I didn’t simply give up my phone or the internet. For my Blackout I went the whole hog. Over the weekend I decided to do a 24 hour sponsored solitary confinement- no food, no drink, no outside communication, no internet, no Bible, no toilet.
Before entering my prison cell (a shed at the bottom of a friend’s garden) I hadn’t thought much about what the experience would be like; I just knew that I wanted to – I needed to – do something. Make a stand, push some boundaries, raise some support.
I started by reading some memoirs by Asia Bibi, a sister imprisoned and sentenced with the death penalty under Pakistan’s blasphemy law. The book is in French, but it didn’t take much more than my GCSE standard to pick up words like “fatigue”, “agonie”, “cruelle” and “souffre”. (1)
I was saddened, inspired, challenged. Asia Bibi is an emblem of injustice. She’s in it for the long term, not just 24 hours. Why? Because she follows Jesus, and she won’t deny it.
As I drifted to sleep I could hear stray fireworks and faded traffic. What would a prisoner in a North Korean labour camp hear? What would an inmate in the notorious prisons of Iran hear? Sobbing? A beating? Nothing?
Being a November night there was a constant chill, but nothing that my hoody and socks couldn’t fend off. What would it be like in an Eritrean shipping container in the middle of the desert when the sun disappears? I will never forget the words of Helen (who was locked in these very shipping containers): “If I could sing in my prison, imagine how you can use your freedom for God’s glory!”
As daylight penetrated the gaps in the blinds, I sat and reflected- my mind dancing from thought to thought, unable to stay put. “I’m missing a football match.” But what would they be missing? Family. Education and occupation. Everything.
I had with me some verses and letters of encouragement from the past few years. They really were so encouraging! In just the short time I had been cut off, I could feel it, I hated it. These letters lifted me. I can only imagine what they must do for persecuted prisoners. (2)
Guessing the time is a strange thing. It’s only ever a glance down at my phone or an ask of a passer-by away. I started to think about what it would be like waiting; waiting to be dragged out, waiting to be tortured, waiting to be killed.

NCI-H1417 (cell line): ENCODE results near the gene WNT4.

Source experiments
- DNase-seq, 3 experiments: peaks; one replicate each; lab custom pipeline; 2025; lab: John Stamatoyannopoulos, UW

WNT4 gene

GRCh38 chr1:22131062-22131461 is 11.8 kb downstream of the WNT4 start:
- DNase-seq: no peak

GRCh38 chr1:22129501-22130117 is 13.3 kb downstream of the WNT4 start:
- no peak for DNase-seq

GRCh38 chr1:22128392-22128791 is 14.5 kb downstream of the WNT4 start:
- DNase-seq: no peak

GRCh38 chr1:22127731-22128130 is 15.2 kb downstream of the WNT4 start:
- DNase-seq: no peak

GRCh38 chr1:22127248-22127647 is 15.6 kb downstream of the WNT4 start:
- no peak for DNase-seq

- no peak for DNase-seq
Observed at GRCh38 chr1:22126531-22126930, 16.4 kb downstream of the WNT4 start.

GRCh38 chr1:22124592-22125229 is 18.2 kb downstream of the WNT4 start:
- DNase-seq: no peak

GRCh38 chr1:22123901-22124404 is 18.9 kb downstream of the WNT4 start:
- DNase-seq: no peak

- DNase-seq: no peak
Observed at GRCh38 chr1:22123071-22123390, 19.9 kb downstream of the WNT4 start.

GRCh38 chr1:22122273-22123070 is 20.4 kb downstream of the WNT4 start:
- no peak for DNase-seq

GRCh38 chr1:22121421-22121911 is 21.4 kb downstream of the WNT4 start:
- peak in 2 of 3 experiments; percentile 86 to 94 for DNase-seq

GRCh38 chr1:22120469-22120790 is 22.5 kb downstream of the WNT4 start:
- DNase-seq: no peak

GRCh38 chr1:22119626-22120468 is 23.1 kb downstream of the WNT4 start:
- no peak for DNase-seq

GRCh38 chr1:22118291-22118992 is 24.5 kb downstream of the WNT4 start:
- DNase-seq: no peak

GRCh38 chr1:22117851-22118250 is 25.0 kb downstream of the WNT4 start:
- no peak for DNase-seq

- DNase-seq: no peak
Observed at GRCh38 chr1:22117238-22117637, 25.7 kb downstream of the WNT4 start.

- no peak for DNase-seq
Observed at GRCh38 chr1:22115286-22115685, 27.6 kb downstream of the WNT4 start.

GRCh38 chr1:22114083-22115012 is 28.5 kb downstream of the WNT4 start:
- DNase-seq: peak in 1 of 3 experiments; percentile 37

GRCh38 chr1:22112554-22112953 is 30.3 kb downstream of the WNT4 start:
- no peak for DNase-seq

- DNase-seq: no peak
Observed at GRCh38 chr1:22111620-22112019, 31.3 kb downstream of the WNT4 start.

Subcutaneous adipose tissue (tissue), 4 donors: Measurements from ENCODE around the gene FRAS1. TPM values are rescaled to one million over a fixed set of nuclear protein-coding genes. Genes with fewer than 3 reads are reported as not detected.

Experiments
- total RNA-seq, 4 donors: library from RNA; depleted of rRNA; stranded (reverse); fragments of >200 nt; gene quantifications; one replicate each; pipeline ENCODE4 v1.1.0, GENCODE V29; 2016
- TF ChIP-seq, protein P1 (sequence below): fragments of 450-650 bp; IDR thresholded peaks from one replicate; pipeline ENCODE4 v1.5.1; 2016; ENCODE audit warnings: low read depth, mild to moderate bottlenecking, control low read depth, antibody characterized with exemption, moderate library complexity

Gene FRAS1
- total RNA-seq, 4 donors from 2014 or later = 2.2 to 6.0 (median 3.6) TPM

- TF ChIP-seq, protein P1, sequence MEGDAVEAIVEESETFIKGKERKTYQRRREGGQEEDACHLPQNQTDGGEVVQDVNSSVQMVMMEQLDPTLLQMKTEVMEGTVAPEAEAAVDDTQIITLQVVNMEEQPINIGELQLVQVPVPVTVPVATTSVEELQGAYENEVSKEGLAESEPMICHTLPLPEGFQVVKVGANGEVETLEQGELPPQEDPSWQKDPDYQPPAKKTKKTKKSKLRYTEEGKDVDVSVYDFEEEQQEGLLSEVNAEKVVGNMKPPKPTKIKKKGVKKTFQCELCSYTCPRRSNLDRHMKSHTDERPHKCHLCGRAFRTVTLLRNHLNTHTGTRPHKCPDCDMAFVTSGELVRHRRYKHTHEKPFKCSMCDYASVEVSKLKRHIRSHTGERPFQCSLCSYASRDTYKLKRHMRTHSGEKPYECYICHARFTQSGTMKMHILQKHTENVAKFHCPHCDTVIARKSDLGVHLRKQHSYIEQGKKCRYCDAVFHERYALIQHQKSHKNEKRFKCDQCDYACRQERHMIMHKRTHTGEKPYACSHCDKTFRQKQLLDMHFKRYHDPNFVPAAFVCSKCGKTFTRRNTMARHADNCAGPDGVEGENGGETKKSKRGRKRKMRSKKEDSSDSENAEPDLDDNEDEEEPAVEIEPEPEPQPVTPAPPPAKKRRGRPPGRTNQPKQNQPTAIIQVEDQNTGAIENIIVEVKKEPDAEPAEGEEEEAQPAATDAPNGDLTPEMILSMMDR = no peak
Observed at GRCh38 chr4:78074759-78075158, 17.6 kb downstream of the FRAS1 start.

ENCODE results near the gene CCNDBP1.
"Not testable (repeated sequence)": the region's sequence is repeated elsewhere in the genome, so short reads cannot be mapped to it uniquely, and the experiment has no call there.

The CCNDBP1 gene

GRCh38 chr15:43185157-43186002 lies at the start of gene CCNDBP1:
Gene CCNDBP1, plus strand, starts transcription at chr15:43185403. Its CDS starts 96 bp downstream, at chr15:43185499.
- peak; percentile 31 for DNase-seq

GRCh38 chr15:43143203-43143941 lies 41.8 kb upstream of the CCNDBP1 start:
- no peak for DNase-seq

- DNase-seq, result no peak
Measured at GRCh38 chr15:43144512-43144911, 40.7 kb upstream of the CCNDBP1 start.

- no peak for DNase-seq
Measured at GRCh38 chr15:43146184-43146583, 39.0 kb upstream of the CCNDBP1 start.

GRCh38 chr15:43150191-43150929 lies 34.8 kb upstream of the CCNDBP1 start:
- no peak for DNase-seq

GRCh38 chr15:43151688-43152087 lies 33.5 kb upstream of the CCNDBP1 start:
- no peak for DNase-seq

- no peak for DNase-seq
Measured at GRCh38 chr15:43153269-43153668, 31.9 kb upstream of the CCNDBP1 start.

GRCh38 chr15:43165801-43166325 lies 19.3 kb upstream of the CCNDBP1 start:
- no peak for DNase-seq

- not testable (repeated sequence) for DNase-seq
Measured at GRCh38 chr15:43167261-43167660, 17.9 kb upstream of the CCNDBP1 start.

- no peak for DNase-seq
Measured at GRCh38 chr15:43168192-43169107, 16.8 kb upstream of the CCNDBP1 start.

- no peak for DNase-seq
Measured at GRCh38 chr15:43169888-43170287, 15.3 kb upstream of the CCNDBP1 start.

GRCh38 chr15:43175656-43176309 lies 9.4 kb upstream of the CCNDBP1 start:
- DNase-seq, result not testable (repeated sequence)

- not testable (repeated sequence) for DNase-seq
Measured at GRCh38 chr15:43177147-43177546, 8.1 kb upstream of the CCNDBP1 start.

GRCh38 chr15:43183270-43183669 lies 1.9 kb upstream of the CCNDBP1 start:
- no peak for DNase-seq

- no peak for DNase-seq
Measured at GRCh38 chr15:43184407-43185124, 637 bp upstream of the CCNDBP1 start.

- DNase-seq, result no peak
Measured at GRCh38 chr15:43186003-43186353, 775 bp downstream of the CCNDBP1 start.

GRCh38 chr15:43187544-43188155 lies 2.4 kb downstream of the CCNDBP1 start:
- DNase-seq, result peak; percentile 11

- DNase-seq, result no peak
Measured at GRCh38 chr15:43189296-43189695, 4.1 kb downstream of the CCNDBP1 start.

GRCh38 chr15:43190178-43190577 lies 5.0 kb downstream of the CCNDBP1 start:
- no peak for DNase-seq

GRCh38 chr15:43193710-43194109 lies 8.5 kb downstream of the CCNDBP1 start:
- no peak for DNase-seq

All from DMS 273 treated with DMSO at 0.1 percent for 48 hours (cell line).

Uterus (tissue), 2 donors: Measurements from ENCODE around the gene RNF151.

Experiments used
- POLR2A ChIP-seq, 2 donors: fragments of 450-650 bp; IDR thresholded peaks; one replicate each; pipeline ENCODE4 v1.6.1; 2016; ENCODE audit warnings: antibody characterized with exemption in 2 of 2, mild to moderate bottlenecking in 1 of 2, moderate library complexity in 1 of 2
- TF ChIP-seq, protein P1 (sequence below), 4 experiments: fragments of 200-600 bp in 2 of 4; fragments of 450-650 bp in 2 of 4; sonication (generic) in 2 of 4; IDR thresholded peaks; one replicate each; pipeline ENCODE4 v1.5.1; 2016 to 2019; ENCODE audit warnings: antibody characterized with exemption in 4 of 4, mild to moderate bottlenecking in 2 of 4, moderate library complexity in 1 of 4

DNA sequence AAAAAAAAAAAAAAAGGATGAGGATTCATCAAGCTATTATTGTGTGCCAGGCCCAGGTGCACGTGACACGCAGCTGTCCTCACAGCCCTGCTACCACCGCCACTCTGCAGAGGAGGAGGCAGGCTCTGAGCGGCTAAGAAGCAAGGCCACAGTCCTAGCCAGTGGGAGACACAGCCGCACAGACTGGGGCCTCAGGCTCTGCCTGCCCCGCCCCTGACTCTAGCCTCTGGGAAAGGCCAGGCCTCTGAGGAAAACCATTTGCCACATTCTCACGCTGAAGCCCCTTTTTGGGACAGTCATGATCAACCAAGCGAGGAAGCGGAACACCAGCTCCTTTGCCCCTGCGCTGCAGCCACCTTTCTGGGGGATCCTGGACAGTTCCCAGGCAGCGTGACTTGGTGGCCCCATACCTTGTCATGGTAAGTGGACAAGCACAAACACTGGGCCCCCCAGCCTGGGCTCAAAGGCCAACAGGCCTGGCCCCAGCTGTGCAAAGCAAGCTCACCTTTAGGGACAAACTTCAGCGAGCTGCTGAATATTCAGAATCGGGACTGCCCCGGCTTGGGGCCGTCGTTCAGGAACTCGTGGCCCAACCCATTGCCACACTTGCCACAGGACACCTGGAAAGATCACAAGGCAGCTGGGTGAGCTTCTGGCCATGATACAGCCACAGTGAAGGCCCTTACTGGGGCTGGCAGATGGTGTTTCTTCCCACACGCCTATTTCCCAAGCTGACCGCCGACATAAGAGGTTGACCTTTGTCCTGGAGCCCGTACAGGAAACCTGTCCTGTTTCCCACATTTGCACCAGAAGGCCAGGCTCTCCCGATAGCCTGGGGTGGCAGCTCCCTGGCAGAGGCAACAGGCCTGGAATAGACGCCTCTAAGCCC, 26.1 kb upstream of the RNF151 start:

Or maybe, just maybe, waiting to be released.
To feel the sun on your face, to dwell in the embrace of a loved one. To taste your favourite foods again. I was reminded of the words in Psalm 46:
“Be silent, and know that I am God… The Lord Almighty is here among us.”
Maybe we shouldn’t be so surprised when we hear of miraculous releases, imprisoned believers being strengthened by visions, or guards coming to know Jesus… or believers using their own clothes to clear up the crap in fellow prisoner’s cells.
God is still God. His grace is enough.
Philippians 2:4 also came to my mind. I didn’t know it by heart (challenge one), but as I later came to read, it states:
“Don’t think only about your own affairs, but be interested in others, too, and what they are doing” (challenge two).
How quick I am to think of myself. But this faith, this walk with Jesus, is a community thing. The most important thing is to love God and love others. It’s upside-down thinking. Hebrews 10:24 says, “Think of ways to encourage one another to outbursts of love and good deeds.” Yes! Let’s scheme and get into some holy mischief! (3)
Time passed as I prayed and pondered. Silence is a strange thing, my stomach grumbles seemed surround-sound, but were soon drowned out by the uprising of fireworks.
I started to think about Egypt, Libya, Syria and the other nations undergoing tense revolution. Will it be better? Will it be worse? I was comforted by a phone call just days earlier with friends in Egypt, hearing of ongoing ministry, believers toiling for the Kingdom.
Darkness descended, another day was closing. I was almost done. But for persecuted believers around the world, what next? Well, I believe there is hope. And I believe we can be torch-bearers of this hope.
“If one part suffers, all the parts suffer with it, and if one part is honoured, all the parts are glad.” (4)
We’re in this together.
1. Blaspheme, by Asia Bibi. Oh Editions.
2. You can write letters of encouragement right now! Visit www.opendoorsuk.org/resources/letter/
3. This phrase is borrowed from Shane Claiborne, his books are highly recommended!
4. 1 Corinthians 12:26